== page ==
Portugal is a nation characterised by phenomenal seafood, delicate pastéis de nata custard tarts and waterfront backdrops awash with sunshine. While jugs of sangria and wine flow amply, the Portuguese craft beer movement is in its infancy. Things are picking up speed, however, and 2016 has heralded a dramatic shift away from the stranglehold of Sagres and Super Bock in every bar. A recent trip to Lisbon revealed a growing appetite for different styles of beer and the rebellion against generic pale lagers. Just last month, the city saw its second microbrewery and brewpub, Chimera Brewpub, emerge.
Up until 2014, it was nearly impossible to source craft beer in Portugal. The first taproom and bottle shop to open its doors was Cerveteca Lisboa in Lisbon and the city’s first microbrewery, Duque Brewpub, opened in February this year. Duque boasts 10 taps where Portuguese breweries are represented- including offerings from their on-site microbrewery, Cerveja Aroeira, and an expansive selection of bottles.
Located on a quintessential Lisbon sidewalk- a cobblestone street that requires an laborious ascension up a series of steps- Duque is an unassuming venue. The exterior might be unmistakably Lisbon, replete with a motley of colourful Portuguese tiles, but the inside is a trendy taproom befitting of East London. The bar is lined with taps on the far wall, surrounded by shelves crowded with bottles, and the day’s menu is inscribed on a chalkboard. Dark, heavy wooden fittings, concrete floor and ironic kitsch paintings lend a touch of hipster to the venue.
There are two booths, several small tables and single stools against the wall. More seating is available outside on the street, but the bi-fold doors of the pub were thrown open, making it effortless to glide between the indoor and outdoor space. The servers emulate the trendy spirit of the pub and would pass for Shoreditch locals, but more crucially, they demonstrated a good depth of knowledge and enthusiasm about Portuguese beer.
During our visit, American accents were ubiquitous amongst the crowd with the exception of a German couple sat adjacent to our table. It was mid–afternoon, so it was difficult to gage how popular Duque is with the locals. Even in the sunshine, the atmosphere was congenial- servers navigated customers through the bottle menu and a soundtrack of 70s and 80s classics wafted through the air. While I was determined to sample a spectrum of styles, the searing temperature quashed my desire for any porters or stouts. Both were proffered on tap.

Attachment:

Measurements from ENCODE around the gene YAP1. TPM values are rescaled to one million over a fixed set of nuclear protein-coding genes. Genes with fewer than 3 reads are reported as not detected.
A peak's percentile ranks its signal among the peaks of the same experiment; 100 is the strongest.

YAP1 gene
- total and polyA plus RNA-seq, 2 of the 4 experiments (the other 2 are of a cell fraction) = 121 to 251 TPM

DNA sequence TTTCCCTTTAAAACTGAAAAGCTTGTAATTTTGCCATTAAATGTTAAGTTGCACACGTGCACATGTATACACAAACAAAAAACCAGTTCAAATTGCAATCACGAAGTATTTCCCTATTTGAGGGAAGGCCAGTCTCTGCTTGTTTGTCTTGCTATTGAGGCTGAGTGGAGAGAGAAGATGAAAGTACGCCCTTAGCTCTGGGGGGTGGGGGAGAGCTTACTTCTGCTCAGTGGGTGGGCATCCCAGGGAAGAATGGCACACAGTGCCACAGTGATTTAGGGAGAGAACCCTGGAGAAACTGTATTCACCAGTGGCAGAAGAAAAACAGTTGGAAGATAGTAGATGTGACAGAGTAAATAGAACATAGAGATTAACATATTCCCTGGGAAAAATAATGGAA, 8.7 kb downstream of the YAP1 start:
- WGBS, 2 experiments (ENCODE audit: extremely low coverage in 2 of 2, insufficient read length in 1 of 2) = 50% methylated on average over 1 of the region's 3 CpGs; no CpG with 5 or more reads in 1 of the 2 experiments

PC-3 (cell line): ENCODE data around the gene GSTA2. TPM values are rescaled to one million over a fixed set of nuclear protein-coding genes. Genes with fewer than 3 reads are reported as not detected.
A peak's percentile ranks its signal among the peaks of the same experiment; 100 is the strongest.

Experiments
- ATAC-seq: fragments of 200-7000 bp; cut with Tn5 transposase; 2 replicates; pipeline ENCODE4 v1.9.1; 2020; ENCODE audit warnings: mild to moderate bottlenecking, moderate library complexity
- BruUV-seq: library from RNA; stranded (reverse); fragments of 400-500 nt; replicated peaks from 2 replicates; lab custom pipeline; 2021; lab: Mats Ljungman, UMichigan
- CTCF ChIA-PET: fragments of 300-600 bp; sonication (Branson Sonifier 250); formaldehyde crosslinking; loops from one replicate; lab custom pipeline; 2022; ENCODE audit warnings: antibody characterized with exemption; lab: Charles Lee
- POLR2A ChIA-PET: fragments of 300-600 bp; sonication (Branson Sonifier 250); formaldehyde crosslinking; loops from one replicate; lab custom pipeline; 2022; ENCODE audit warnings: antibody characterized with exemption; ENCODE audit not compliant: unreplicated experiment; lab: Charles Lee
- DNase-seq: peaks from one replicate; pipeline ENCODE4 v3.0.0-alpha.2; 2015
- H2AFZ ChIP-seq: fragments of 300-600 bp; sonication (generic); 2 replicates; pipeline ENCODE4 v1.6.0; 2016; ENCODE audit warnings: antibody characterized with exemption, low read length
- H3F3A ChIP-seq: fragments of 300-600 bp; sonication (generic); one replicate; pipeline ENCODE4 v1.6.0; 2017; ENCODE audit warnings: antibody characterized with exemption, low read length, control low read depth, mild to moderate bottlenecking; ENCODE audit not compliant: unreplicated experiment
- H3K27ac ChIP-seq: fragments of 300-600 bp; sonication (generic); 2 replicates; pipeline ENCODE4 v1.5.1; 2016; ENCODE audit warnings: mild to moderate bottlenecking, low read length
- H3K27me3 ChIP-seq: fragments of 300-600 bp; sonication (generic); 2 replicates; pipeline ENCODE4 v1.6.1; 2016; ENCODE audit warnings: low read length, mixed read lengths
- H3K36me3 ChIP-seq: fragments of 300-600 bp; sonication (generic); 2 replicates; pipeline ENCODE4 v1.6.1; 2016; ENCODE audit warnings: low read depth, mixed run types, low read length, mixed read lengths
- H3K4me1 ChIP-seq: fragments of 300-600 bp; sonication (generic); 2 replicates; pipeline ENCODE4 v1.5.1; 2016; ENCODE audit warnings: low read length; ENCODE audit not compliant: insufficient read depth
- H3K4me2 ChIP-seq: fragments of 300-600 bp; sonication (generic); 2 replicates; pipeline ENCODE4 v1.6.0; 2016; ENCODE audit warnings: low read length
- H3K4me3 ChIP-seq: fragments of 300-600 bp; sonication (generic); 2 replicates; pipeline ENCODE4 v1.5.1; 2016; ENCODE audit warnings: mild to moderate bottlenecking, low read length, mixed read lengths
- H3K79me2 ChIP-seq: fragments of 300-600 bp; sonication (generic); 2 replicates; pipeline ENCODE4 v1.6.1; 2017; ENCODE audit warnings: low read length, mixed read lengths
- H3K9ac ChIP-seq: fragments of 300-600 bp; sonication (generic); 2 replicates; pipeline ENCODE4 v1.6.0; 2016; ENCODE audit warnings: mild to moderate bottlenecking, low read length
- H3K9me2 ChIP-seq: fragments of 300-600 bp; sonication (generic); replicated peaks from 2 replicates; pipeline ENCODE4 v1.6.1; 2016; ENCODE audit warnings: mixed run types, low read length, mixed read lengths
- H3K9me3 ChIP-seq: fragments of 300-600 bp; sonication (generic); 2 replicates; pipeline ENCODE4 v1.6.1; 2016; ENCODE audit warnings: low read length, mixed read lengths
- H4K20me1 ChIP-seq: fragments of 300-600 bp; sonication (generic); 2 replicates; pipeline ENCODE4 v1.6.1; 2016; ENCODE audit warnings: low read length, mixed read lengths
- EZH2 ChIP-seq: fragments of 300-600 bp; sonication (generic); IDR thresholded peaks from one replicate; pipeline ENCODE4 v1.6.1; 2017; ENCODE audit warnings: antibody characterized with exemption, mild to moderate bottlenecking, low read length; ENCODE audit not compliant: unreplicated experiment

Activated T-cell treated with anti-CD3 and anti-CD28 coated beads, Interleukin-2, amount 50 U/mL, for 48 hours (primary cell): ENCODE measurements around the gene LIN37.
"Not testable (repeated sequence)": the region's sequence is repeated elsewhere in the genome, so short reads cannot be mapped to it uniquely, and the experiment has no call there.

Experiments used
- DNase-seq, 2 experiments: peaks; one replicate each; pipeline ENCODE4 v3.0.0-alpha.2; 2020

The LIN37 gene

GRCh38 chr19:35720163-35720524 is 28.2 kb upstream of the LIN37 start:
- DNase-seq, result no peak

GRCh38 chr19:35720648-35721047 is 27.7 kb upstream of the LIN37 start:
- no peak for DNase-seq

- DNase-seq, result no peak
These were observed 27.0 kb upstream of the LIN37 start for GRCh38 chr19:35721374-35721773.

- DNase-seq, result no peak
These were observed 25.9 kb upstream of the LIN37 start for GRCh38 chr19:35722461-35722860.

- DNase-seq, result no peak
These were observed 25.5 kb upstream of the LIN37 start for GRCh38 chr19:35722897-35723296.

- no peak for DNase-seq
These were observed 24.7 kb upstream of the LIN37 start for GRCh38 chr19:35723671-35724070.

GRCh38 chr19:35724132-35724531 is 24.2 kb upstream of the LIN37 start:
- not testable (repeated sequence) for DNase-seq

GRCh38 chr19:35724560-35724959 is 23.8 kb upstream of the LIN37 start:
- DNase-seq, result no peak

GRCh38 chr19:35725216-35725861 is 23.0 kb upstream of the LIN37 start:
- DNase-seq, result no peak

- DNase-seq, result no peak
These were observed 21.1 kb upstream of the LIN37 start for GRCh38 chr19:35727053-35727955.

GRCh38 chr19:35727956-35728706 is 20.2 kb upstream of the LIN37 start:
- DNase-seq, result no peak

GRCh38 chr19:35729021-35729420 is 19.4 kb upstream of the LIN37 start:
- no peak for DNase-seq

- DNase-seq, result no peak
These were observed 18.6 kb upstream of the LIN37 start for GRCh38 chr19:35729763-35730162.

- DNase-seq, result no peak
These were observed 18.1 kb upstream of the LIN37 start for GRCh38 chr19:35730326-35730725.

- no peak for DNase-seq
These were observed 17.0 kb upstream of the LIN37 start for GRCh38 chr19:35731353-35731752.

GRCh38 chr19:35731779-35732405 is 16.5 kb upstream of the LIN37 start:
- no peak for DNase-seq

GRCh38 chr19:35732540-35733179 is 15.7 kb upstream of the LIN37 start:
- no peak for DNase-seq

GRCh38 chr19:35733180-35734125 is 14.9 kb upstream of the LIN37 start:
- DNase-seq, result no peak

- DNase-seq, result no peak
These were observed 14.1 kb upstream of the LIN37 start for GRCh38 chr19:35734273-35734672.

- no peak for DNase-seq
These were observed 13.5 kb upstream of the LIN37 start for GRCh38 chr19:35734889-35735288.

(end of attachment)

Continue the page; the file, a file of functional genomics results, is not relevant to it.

I immediately honed in on the Pique-Nique Hibiscus Saison from Lisbon-based Passarola Brewing. In the glass, it was a cherry coloured pint with a juicy opaqueness. This was an attractive beer that elicited envious glances from neighbouring tables. Despite its appearance, it was slightly unbalanced for my taste- the aroma was salty and tart with soft raspberry notes. The first taste was both astringent and bone-dry and I detected no sweetness to counterpoint the sharpness of its taste. As it warmed and developed in the glass, it became more palatable, but I was eager to move on.
A more successful punt was the Ora et Labora cherry beer in bottle from Post Scriptum Brewery, based in Porto and brewing since 2015. Pouring a darker and frankly less appealing off-brown colour, this was a juicy, viscous beer with an authentic cherry flavour. The fruit characteristics were subtle, sour and refreshing. It was both sublime in the sticky weather and an impressive effort. I’d eagerly try more of Post Scriptum‘s range purely based on this– the styles available on Duque’s bottle menu were extensive and included everything from an Imperial Stout to a Doppelbock.
Still yearning for something thirst-quenching, I opted for the Avenida blonde ale from another Lisbon brewery, Dois Corvos. Flawlessly executed, this blonde beer packed powerful aromas of bready malts and banana and delivered the smooth creamy mouthfeel that you’d expect from the style. The sweetness was subtle on the palate and it finished with a lingering and pleasant bitterness. This was slick and sessionable, further demonstrating that there’s life beyond lager in Portugal.
As a springboard for a Portuguese beer odyssey, Duque Brewpub is superb. In a picture-perfect location posed on top of one of Lisbon’s ubiquitous inclines, surrounded by the soft bustle of local businesses, it’s an ideal spot to perch and people watch. Exclusively serving local beers, it’s impressive to see the range of styles covered, demonstrating how ambitious and confident Portuguese breweries have become in only a matter of years. The evolution of craft beer is unquestionably happening in Portugal and a trip to Duque Brewpub confirms that they’re making up for lost time.